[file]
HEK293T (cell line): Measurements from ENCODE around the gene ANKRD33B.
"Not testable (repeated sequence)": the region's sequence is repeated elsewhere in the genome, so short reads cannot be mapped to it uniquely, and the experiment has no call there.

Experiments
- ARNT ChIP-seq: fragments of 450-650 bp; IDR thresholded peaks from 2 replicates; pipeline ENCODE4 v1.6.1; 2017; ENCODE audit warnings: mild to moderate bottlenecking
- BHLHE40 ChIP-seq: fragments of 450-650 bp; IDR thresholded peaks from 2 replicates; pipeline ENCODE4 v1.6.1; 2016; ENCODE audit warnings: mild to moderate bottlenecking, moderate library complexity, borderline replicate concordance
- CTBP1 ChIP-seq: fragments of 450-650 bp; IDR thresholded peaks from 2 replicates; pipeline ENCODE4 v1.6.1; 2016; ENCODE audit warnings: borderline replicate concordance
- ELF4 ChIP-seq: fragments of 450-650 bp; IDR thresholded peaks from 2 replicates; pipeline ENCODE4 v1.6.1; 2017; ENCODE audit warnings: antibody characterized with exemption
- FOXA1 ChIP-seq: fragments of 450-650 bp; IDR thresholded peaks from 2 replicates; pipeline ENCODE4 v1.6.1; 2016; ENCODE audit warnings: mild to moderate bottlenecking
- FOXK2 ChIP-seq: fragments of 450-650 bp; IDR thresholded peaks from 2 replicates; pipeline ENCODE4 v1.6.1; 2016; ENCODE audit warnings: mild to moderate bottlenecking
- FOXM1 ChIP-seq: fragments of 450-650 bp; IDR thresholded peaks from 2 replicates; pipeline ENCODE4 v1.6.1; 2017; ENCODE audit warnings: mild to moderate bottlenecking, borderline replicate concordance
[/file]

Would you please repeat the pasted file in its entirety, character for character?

HEK293T (cell line): Measurements from ENCODE around the gene ANKRD33B.
"Not testable (repeated sequence)": the region's sequence is repeated elsewhere in the genome, so short reads cannot be mapped to it uniquely, and the experiment has no call there.

Experiments
- ARNT ChIP-seq: fragments of 450-650 bp; IDR thresholded peaks from 2 replicates; pipeline ENCODE4 v1.6.1; 2017; ENCODE audit warnings: mild to moderate bottlenecking
- BHLHE40 ChIP-seq: fragments of 450-650 bp; IDR thresholded peaks from 2 replicates; pipeline ENCODE4 v1.6.1; 2016; ENCODE audit warnings: mild to moderate bottlenecking, moderate library complexity, borderline replicate concordance
- CTBP1 ChIP-seq: fragments of 450-650 bp; IDR thresholded peaks from 2 replicates; pipeline ENCODE4 v1.6.1; 2016; ENCODE audit warnings: borderline replicate concordance
- ELF4 ChIP-seq: fragments of 450-650 bp; IDR thresholded peaks from 2 replicates; pipeline ENCODE4 v1.6.1; 2017; ENCODE audit warnings: antibody characterized with exemption
- FOXA1 ChIP-seq: fragments of 450-650 bp; IDR thresholded peaks from 2 replicates; pipeline ENCODE4 v1.6.1; 2016; ENCODE audit warnings: mild to moderate bottlenecking
- FOXK2 ChIP-seq: fragments of 450-650 bp; IDR thresholded peaks from 2 replicates; pipeline ENCODE4 v1.6.1; 2016; ENCODE audit warnings: mild to moderate bottlenecking
- FOXM1 ChIP-seq: fragments of 450-650 bp; IDR thresholded peaks from 2 replicates; pipeline ENCODE4 v1.6.1; 2017; ENCODE audit warnings: mild to moderate bottlenecking, borderline replicate concordance